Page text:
Respiration and Swallowing in Healthy Adults and Infants Health and longevity are contingent on many factors, including steady oxygenation at the cellular level and maintenance of nutrition and hydration. Humans, while sharing these essentials with other animals, embrace what makes them different: the ability to communicate with speech. Increased diversity of the sounds produced is congruent with ... Article
Article  |   October 01, 2003
Respiration and Swallowing in Healthy Adults and Infants
Author Affiliations & Notes
  • Julia D. Edgar
    Arizona State University, Tempe, AZ
  • Julia Edgar is assistant professor in the Department of Speech and Hearing Sciences at Arizona State University in Tempe. Julia.edgar@asu.edu
Article Information
Swallowing, Dysphagia & Feeding Disorders / Articles
Article   |   October 01, 2003
Respiration and Swallowing in Healthy Adults and Infants
SIG 13 Perspectives on Swallowing and Swallowing Disorders (Dysphagia), October 2003, Vol. 12, 2-6. doi:10.1044/sasd12.3.2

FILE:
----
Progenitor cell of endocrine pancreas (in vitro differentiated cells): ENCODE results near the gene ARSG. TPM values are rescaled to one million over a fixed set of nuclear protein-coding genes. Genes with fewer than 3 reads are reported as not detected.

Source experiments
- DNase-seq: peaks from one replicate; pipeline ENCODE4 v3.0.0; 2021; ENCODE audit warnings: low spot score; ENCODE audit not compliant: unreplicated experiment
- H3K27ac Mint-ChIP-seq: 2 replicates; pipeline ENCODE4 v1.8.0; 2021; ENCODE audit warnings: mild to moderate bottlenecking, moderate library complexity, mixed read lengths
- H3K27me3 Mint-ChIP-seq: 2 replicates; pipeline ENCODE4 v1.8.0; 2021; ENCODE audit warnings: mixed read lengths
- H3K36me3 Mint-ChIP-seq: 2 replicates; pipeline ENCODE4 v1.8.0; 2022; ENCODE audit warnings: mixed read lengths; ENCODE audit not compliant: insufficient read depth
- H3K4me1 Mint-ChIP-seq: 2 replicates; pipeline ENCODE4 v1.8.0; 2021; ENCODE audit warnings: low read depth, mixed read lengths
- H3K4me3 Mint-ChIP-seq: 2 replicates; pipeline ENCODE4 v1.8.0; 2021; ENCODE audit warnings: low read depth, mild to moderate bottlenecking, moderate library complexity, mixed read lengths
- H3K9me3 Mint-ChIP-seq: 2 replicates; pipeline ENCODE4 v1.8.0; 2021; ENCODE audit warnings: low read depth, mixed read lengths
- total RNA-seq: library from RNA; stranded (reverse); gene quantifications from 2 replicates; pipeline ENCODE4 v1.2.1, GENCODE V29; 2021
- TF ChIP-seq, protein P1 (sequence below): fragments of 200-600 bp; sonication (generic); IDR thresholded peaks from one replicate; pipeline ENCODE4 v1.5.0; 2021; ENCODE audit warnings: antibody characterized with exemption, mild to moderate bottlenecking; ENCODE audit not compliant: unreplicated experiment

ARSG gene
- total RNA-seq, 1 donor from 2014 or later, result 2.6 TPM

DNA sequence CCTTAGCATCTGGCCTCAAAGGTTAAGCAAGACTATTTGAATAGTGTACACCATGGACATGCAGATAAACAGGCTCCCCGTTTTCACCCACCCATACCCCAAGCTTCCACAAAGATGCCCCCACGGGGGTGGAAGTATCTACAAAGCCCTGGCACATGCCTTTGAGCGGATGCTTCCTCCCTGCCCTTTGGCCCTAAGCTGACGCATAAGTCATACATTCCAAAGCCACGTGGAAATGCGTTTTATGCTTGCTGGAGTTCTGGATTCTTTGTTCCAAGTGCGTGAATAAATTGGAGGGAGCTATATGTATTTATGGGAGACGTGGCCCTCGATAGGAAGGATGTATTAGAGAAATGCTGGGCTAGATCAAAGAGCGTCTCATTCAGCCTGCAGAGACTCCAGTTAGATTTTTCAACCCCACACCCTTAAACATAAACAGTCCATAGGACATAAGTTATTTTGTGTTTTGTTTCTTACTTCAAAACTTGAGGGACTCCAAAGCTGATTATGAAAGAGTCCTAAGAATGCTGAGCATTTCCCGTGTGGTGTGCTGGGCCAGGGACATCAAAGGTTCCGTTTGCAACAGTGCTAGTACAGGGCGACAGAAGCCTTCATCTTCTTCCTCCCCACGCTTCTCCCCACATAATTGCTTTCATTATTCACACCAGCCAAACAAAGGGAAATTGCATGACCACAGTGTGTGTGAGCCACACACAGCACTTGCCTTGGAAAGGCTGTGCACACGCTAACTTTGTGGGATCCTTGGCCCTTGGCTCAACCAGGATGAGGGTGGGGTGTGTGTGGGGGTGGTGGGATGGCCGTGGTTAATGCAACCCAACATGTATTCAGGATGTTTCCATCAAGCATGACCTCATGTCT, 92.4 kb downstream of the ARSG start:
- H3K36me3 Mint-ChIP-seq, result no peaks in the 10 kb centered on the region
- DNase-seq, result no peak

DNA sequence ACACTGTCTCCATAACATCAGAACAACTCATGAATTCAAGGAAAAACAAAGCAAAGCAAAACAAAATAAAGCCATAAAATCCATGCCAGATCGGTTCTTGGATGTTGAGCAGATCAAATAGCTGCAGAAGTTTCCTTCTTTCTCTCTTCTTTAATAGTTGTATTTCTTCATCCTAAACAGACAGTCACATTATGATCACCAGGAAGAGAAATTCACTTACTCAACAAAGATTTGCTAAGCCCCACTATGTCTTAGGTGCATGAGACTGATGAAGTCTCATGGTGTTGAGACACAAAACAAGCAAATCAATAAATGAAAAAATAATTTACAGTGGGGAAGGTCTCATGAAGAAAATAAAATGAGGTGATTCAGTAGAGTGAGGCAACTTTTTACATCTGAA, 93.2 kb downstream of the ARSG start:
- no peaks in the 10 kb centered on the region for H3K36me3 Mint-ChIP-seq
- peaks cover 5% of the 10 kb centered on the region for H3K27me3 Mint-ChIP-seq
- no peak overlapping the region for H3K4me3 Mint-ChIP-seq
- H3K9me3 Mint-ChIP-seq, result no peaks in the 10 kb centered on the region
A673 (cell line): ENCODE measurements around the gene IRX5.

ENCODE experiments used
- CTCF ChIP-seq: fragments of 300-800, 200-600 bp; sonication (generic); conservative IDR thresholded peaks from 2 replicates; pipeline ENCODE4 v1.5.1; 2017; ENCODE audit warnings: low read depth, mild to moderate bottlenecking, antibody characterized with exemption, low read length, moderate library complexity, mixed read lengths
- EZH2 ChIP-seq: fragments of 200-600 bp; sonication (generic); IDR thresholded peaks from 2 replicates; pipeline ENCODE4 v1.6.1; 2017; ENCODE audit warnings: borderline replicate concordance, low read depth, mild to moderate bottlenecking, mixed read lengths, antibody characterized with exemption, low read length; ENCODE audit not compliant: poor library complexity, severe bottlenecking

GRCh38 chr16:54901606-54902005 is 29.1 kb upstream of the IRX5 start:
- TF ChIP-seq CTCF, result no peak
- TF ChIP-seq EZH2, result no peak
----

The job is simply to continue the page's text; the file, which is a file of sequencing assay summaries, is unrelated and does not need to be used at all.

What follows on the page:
SIG 13 Perspectives on Swallowing and Swallowing Disorders (Dysphagia), October 2003, Vol. 12, 2-6. doi:10.1044/sasd12.3.2
Health and longevity are contingent on many factors, including steady oxygenation at the cellular level and maintenance of nutrition and hydration. Humans, while sharing these essentials with other animals, embrace what makes them different: the ability to communicate with speech. Increased diversity of the sounds produced is congruent with physical changes associated with maturation. At birth the larynx rides high in the pharynx, similar to other mammals (Laitman & Reidenberg, 1993; Kobara-Mates, Logemann, Larson, & Kahrilas, 1995), and as the infant develops laryngeal descent creates a larger pharyngeal space. A comparable change occurs in the oral cavity as the mandible grows, increasing the size of the oral cavity and the ratio of space occupied by the tongue. And thus, the human adult, endowed with supraglottic resonating chambers as the foundation for varied vowel production and an oral cavity sufficiently large to allow tongue gestures for fine-tuned-articulatory gestures, is at greater risk for aspiration than its mammalian counterparts. Enlargement of the shared pathway makes integrity of the reciprocal actions of respiration and deglutition even more critical to maintain. The following selected review of the literature outlines how respiration and deglutition function together in healthy adults and infants.
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